Federal courts that have been forced to close courthouses to the public because of the novel coronavirus pandemic have been authorized to use technology to provide the public and press with continued access to court proceedings.
Guidance from the Judicial Conference handed down in late March and early April allows chief district court judges – in Indiana, Jane Magnus-Stinson in the Southern District and Theresa Lazar Springmann in the Northern District – to temporarily authorize the use of video or telephone conferencing in certain criminal proceedings while the COVID-19 national emergency persists. Video or teleconferencing, however, can only be authorized with the consent of the defendant.
Already Indiana’s federal courts have begun using electronic communication methods with lawyers and litigants to keep dockets moving as much as possible. All of the federal courthouses in Indiana’s Northern District and Southern District have been closed in response to the pandemic.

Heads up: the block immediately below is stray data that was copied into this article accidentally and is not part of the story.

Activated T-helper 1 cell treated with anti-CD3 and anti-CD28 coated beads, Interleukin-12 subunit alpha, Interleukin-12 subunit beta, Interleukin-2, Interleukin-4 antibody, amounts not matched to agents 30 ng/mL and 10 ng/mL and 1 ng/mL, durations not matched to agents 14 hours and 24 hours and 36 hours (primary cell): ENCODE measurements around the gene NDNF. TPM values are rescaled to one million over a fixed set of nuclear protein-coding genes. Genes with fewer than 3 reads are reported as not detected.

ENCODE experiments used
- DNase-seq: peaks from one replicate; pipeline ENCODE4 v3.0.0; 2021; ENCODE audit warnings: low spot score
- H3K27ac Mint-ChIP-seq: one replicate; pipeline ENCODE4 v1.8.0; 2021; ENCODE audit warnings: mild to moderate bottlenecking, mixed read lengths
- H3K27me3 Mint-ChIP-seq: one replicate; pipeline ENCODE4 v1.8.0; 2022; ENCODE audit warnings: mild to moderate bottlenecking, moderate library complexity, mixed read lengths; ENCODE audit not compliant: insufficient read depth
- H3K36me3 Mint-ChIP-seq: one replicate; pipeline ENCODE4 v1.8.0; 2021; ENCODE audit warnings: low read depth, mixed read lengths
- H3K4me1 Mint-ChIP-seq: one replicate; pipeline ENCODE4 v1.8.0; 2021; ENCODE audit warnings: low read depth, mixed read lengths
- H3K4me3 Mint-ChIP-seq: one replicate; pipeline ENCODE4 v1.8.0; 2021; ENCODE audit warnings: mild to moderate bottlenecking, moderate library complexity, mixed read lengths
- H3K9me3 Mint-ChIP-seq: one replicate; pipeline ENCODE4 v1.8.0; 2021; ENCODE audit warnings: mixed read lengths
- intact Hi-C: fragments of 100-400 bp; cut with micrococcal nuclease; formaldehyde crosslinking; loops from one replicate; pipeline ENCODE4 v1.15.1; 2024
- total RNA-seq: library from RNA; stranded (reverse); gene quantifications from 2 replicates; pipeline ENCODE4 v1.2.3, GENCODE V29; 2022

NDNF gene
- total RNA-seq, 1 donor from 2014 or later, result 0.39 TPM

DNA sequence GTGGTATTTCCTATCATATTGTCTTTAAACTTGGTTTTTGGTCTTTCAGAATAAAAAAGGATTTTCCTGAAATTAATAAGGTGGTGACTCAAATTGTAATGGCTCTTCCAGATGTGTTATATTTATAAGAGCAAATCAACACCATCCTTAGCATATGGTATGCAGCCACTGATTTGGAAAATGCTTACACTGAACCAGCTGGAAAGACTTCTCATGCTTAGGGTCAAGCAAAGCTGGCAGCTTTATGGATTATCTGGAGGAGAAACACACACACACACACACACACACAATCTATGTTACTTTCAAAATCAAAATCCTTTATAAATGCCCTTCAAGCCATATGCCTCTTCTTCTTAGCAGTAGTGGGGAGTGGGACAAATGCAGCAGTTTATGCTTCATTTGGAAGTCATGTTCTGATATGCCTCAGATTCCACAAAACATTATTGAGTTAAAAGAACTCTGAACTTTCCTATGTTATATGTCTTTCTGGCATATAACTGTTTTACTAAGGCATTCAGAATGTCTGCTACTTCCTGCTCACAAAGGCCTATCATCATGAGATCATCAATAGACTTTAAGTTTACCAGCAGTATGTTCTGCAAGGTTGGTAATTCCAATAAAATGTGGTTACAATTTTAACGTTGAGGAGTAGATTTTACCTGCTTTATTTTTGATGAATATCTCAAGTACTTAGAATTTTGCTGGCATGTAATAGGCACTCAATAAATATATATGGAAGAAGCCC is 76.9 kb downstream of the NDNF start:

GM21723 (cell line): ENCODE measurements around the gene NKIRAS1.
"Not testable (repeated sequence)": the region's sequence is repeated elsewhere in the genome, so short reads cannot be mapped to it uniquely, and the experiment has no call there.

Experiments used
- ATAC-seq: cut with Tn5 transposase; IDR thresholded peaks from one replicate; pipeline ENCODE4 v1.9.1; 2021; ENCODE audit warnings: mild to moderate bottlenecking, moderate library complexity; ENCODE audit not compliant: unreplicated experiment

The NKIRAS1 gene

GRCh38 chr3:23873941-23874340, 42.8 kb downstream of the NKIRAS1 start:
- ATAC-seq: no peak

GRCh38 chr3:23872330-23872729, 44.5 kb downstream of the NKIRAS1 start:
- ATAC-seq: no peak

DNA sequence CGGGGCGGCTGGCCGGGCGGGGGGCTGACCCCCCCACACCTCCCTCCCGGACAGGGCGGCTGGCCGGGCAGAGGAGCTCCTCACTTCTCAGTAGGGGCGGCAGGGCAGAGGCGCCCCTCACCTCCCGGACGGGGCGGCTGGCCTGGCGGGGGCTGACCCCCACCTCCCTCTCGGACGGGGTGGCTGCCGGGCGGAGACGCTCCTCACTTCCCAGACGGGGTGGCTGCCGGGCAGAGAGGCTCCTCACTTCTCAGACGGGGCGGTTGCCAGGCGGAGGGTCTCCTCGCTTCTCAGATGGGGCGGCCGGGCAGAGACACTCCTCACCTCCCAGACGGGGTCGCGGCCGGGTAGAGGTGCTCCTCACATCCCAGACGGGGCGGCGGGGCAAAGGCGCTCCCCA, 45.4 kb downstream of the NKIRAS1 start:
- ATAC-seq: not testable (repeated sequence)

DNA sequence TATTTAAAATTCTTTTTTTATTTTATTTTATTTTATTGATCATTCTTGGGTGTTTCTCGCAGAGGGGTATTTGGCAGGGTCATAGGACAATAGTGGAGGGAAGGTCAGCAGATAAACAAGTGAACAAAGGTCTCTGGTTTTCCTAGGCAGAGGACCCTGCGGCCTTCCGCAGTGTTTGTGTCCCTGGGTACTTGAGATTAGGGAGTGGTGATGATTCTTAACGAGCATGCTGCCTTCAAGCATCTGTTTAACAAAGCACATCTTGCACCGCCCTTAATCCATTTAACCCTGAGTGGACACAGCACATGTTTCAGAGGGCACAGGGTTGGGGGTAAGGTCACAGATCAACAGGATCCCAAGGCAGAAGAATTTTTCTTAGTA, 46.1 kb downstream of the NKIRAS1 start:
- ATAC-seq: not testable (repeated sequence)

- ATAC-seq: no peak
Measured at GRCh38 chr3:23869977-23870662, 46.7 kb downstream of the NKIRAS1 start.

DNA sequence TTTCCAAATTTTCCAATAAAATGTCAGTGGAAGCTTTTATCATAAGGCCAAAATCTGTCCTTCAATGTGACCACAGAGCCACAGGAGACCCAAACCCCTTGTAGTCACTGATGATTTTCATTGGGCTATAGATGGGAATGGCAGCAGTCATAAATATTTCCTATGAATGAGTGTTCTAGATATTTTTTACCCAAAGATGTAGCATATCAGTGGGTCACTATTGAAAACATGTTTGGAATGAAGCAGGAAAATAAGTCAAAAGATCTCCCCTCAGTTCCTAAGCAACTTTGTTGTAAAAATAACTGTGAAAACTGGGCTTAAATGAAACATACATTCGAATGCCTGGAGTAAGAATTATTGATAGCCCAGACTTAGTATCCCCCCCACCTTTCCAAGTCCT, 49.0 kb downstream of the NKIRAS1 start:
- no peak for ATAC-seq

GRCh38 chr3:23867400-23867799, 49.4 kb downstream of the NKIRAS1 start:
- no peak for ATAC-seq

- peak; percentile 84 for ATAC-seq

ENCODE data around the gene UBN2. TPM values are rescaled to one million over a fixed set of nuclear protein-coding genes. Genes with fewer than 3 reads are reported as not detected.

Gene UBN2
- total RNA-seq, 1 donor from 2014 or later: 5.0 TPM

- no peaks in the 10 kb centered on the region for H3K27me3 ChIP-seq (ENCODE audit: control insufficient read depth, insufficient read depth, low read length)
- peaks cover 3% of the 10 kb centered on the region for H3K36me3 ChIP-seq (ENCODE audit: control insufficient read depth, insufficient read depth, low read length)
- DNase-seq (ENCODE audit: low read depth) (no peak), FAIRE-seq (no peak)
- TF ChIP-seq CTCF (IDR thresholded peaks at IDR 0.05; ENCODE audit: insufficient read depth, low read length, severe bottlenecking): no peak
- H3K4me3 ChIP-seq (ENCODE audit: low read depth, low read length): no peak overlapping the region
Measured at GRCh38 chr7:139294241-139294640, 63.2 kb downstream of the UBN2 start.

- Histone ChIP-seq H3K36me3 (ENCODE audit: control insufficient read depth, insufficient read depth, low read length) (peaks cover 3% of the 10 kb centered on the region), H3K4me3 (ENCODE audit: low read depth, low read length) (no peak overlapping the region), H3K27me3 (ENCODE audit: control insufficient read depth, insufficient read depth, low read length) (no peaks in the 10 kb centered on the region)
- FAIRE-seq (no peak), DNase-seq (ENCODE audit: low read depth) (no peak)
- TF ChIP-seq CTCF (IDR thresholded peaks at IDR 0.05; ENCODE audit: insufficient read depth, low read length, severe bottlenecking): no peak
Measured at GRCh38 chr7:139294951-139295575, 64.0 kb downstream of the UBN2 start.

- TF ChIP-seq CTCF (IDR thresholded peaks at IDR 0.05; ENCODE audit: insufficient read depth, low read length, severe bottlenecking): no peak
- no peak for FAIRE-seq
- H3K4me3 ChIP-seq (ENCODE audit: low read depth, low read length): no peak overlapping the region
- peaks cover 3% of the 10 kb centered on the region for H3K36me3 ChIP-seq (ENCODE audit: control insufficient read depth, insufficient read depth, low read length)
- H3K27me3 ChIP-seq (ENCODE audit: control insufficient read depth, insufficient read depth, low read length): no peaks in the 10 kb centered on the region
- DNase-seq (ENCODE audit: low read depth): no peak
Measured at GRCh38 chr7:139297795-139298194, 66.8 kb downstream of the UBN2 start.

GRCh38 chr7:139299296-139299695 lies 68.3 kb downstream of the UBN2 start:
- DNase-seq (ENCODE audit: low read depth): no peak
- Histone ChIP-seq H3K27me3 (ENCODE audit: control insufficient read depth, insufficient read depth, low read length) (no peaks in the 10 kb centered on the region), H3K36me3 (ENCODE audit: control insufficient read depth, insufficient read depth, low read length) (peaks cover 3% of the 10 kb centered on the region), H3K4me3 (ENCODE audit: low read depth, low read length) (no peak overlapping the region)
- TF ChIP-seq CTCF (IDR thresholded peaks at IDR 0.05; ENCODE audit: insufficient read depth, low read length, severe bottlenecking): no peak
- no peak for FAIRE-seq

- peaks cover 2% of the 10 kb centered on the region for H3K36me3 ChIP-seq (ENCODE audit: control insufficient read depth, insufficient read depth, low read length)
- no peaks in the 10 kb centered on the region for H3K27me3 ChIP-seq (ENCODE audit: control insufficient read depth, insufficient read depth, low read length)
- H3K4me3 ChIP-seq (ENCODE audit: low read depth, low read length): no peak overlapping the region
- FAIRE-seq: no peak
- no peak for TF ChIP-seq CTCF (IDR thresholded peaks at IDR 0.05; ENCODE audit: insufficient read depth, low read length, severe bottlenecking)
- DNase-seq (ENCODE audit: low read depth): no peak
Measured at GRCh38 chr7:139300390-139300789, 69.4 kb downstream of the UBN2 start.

The Judicial Conference’s guidance extends the electronic communication to “others who normally participate in or observe such criminal proceedings, including victims, family members, the public, and the press.”
The authorization to include the press and public in electronic court proceedings comes from the Coronavirus Aid, Relief, and Economic Security, or CARES, Act. The remote access authority granted under the CARES Act will expire 30 days after the national emergency ends or on the date the Judicial Conference determines the federal courts are no longer materially affected by COVID-19, whichever is earlier.
Broadcasting of court proceedings, including internet live streams, are still prohibited under Federal Rule of Criminal Procedure 53.